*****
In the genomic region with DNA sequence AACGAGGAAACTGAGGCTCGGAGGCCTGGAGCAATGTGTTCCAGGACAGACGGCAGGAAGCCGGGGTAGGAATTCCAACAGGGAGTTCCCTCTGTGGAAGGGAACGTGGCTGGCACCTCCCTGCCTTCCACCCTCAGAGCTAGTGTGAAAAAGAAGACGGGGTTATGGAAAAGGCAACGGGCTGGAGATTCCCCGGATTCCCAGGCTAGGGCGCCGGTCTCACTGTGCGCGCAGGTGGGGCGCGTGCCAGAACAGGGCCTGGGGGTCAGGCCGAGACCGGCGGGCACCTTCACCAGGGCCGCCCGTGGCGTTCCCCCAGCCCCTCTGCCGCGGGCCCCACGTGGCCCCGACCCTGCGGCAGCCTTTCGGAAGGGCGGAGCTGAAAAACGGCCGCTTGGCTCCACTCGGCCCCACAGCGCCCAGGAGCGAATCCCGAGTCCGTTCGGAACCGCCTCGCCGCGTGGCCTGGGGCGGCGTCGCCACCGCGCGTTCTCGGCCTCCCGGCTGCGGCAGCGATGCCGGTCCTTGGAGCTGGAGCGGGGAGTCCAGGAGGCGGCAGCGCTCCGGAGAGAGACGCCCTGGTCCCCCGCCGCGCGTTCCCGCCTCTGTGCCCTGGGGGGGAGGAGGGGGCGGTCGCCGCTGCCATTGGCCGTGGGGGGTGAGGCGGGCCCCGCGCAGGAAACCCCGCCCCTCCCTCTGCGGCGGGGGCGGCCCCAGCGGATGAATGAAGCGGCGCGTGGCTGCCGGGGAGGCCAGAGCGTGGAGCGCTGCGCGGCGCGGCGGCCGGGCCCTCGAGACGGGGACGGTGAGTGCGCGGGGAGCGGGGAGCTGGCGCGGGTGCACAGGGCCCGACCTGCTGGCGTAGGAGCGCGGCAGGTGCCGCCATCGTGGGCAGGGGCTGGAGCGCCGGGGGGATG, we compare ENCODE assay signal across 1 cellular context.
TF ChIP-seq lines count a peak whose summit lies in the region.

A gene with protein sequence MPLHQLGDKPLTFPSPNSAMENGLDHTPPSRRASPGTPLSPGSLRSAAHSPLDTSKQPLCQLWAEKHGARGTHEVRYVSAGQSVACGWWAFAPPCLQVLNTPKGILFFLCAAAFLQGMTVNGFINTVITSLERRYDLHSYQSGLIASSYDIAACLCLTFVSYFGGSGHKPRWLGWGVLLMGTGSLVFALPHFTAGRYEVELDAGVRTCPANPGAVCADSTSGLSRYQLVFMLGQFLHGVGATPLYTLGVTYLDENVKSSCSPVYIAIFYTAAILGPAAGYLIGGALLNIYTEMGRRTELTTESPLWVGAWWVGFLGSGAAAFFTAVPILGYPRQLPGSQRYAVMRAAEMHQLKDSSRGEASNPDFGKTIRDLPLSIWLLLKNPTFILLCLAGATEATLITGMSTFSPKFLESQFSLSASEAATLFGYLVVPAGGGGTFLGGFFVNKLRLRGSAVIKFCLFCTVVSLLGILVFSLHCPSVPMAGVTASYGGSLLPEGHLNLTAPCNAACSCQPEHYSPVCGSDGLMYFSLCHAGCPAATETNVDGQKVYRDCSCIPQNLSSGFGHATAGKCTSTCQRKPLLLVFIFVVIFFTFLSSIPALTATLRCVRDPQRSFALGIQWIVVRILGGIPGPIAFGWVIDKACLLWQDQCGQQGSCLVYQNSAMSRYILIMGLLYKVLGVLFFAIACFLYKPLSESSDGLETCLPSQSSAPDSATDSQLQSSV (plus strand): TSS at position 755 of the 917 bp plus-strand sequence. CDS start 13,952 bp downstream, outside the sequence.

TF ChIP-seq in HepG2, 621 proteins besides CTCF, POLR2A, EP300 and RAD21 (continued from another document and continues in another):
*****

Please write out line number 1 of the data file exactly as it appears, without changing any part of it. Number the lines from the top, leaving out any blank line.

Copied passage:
In the genomic region with DNA sequence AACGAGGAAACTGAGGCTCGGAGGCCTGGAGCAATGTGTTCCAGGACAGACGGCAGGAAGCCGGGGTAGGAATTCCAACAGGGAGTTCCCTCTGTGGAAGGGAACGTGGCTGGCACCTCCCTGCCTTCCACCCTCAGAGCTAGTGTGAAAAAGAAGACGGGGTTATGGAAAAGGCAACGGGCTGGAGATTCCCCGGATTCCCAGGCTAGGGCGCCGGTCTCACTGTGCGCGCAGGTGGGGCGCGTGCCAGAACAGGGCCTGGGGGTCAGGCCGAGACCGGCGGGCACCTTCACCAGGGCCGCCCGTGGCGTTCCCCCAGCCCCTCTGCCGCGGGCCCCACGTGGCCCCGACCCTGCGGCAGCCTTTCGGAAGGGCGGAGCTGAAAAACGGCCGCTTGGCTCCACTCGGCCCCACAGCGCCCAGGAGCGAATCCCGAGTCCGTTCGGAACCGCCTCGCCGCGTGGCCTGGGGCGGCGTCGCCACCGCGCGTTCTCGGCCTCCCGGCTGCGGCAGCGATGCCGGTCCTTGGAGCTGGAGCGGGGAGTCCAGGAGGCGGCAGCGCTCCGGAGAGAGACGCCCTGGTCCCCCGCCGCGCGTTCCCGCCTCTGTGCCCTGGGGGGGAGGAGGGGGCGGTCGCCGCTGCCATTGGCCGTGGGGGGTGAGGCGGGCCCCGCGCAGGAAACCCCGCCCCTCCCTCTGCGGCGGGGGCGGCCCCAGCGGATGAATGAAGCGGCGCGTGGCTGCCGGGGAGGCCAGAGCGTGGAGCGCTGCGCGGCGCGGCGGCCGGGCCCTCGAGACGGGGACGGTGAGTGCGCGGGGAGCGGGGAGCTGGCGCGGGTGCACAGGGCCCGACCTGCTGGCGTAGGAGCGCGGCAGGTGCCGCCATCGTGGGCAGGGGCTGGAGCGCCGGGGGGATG, we compare ENCODE assay signal across 1 cellular context.